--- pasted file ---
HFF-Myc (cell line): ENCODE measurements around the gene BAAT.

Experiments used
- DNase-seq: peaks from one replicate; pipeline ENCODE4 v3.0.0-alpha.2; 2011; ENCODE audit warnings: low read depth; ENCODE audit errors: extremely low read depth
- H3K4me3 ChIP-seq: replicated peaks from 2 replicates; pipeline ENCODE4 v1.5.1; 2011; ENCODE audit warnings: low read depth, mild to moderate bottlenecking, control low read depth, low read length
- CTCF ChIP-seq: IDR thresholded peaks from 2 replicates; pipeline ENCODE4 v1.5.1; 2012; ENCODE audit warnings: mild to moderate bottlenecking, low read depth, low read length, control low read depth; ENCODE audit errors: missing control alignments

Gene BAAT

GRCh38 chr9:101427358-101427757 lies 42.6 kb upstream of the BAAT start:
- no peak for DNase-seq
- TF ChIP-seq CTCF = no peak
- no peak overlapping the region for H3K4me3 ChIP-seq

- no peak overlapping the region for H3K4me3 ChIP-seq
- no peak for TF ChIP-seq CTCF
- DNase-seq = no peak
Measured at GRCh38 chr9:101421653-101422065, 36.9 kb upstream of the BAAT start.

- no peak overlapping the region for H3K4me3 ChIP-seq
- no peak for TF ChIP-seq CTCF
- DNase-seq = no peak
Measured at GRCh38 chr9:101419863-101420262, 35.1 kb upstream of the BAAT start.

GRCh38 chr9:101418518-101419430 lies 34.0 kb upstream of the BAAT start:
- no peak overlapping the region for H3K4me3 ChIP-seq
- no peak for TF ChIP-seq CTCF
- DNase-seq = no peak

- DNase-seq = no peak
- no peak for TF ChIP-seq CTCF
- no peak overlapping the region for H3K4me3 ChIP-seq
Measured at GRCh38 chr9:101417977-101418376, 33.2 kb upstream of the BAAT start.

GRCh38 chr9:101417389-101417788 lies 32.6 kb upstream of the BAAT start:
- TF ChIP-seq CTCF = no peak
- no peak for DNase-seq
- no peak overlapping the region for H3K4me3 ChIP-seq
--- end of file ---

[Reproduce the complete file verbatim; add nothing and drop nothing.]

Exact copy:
HFF-Myc (cell line): ENCODE measurements around the gene BAAT.

Experiments used
- DNase-seq: peaks from one replicate; pipeline ENCODE4 v3.0.0-alpha.2; 2011; ENCODE audit warnings: low read depth; ENCODE audit errors: extremely low read depth
- H3K4me3 ChIP-seq: replicated peaks from 2 replicates; pipeline ENCODE4 v1.5.1; 2011; ENCODE audit warnings: low read depth, mild to moderate bottlenecking, control low read depth, low read length
- CTCF ChIP-seq: IDR thresholded peaks from 2 replicates; pipeline ENCODE4 v1.5.1; 2012; ENCODE audit warnings: mild to moderate bottlenecking, low read depth, low read length, control low read depth; ENCODE audit errors: missing control alignments

Gene BAAT

GRCh38 chr9:101427358-101427757 lies 42.6 kb upstream of the BAAT start:
- no peak for DNase-seq
- TF ChIP-seq CTCF = no peak
- no peak overlapping the region for H3K4me3 ChIP-seq

- no peak overlapping the region for H3K4me3 ChIP-seq
- no peak for TF ChIP-seq CTCF
- DNase-seq = no peak
Measured at GRCh38 chr9:101421653-101422065, 36.9 kb upstream of the BAAT start.

- no peak overlapping the region for H3K4me3 ChIP-seq
- no peak for TF ChIP-seq CTCF
- DNase-seq = no peak
Measured at GRCh38 chr9:101419863-101420262, 35.1 kb upstream of the BAAT start.

GRCh38 chr9:101418518-101419430 lies 34.0 kb upstream of the BAAT start:
- no peak overlapping the region for H3K4me3 ChIP-seq
- no peak for TF ChIP-seq CTCF
- DNase-seq = no peak

- DNase-seq = no peak
- no peak for TF ChIP-seq CTCF
- no peak overlapping the region for H3K4me3 ChIP-seq
Measured at GRCh38 chr9:101417977-101418376, 33.2 kb upstream of the BAAT start.

GRCh38 chr9:101417389-101417788 lies 32.6 kb upstream of the BAAT start:
- TF ChIP-seq CTCF = no peak
- no peak for DNase-seq
- no peak overlapping the region for H3K4me3 ChIP-seq